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Do you pity me?
Yes. I hope you are able to find peace. 42%
No. I am heartless. 57%

Votes: 7

 My Hard Life

 Author:  Topic:  Posted:
Jan 16, 2002

My family died in an automobile accident when I began my years as a toddler. A wealthy liberal Jewish family adopted me and cared for me along with a talented extended family including such divas as Natalie Portman and Sarah Michelle Gellar. I never worried about money. I could always afford the best products, never having to settle for an affordable albeit inferior ripoff. I am not happy though. I suffer a pain many of you are unable to imagine.


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Although my adopted family had an older son of their own following in the family tradition, happiness was all they expected of me. Responsibility was an option I never chose to take, for my family always gave me the money I needed and my beautiful cousins always gave me the love I needed. They were enthusiastic to pamper me because of the horrible pain I suffered as a child. It was not until late in my adolescence did I realize the problem with my life.

Many people believe that I live heavenly, but how is life wonderful with the knowledge that I have never worked a day in my entire life? There are many in the world who live in poverty and spend their lives working like slaves, but I'll never need to lift a finger to have what I want. It wasn't until Sarah began her successful career that I had to learn to bathe myself. There are many half my age that have had much harder lives, and for their entire lives, they will live in poverty and strife while I am living in luxury.

I will continue into my twenties being fed on a golden platter that is never empty, like a spoiled pet loved by their masters. If I'm ever feeling alone, Natalie and Sarah always come to comfort me. Do not mistake my comfort for happiness though, for sometimes I wish I was in the car in which my family died. I would not have had to suffer the tortuous guilt of living a wonderful life while others rummage through gutters, searching for food. I'll never need to worry about having something to eat or a place to sleep. Will you?


A privileged upbringing need not be a barrier (none / 0) (#1)
by Adam Rightmann on Wed Jan 16th, 2002 at 10:31:24 AM PST
to a fulfilling, God serving life. Perhaps you should read up on Francis of Assissi.

A. Rightmann

Your G*d given duty (none / 0) (#2)
by Autobots vs Panopticon on Wed Jan 16th, 2002 at 03:19:27 PM PST
Although Francis of Assissi is tainted by Catholicism, he was a good and noble man that is worthy of emulation. But, before you rush headlong to wed Lady Poverty, take a moment as ask "Will I be doing more harm than good?"

Once you put on the sackcloth, what will your man servant do? When you leave your palatial abode for the streets and a beggars bowl, what will become of your maids? Rough bread is fine fare, but what of your cook's well being? Or those that dine after you? Or those that dine from the second hand scraps carefully gleaned from the dumpster? Or the numerous illegal migrants that trim your lawn, wash your sheets, care for your children, what of them? It would be selfish to leave all of those people behind, to uproot so many lives for your simple pleasure. You, sir, are a modern prince, but more than a prince you are prince of kindness.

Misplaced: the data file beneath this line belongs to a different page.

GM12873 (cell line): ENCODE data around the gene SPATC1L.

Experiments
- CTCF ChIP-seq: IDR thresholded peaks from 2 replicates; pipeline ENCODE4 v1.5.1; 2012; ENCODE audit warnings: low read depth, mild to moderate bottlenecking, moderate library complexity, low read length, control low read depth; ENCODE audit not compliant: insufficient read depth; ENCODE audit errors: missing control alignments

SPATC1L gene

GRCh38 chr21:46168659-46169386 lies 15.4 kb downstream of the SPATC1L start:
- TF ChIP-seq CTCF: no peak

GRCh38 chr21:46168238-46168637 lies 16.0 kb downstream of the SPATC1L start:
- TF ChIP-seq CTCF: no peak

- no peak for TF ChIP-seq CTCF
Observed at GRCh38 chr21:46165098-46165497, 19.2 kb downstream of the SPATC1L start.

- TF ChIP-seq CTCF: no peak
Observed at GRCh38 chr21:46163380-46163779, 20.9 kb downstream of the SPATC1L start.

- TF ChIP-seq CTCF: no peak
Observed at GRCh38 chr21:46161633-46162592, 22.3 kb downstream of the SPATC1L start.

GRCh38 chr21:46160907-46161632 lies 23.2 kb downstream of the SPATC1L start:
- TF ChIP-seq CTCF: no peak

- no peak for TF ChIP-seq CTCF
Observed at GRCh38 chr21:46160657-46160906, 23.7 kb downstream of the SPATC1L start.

You know what is the right thing to do: Gut that feeling of emptiness, ignore it completely. Instead, focus on consuming as much as you can, more food, more services, more goods, in order to help those around you and truly do G*d's work.

More than meets the eye!

Erm.. (3.00 / 1) (#3)
by Vanetiahime on Wed Jan 16th, 2002 at 09:49:13 PM PST
While I do see your point about not giving up the cook as he'll be unemployed and all that I feel it neccesary to point this statement out:

"Instead, focus on consuming as much as you can, more food"

That sounds like gluttony to me and it's one of the seven deadly sins. Also sloth is one of those sins and by sitting lazily around the house and not even bathing yourself most of the time it's a prime example of the sin.

I would suggest doing something constructive with your time such as find a charity organization in your neighborhood to work with. Perhaps even do volounteer work at your local church.

Happiness is not found in wealth or luxury (none / 0) (#4)
by Anonymous Reader on Wed Jan 16th, 2002 at 11:58:02 PM PST
True happiness cannot be found in material possessions, or even through a physically pampered lifesstyle. Rather, true happiness can only be acheived by crushing and oppressing those weaker, less fortunate, or less intelligent than yourself.

Though the glory days of imperialism, of setting out to subjugate whole continents' worth of dusky, unread hordes, are behind us, the sublime bliss that can only be attained through dominating lesser human beings is still within your reach.

Instead of merely piling up expensive toys or mutual funds, try putting your wealth to use by erecting a massive maquiladora sweatshop or berry farm to which platoons of destitute migrant workers will flock. The fates of these pathetic unfortunates will be yours to command, and you will know the godlike joy that is the rightful inheritance of your brethren, the Ceasar and the Pharaoh.


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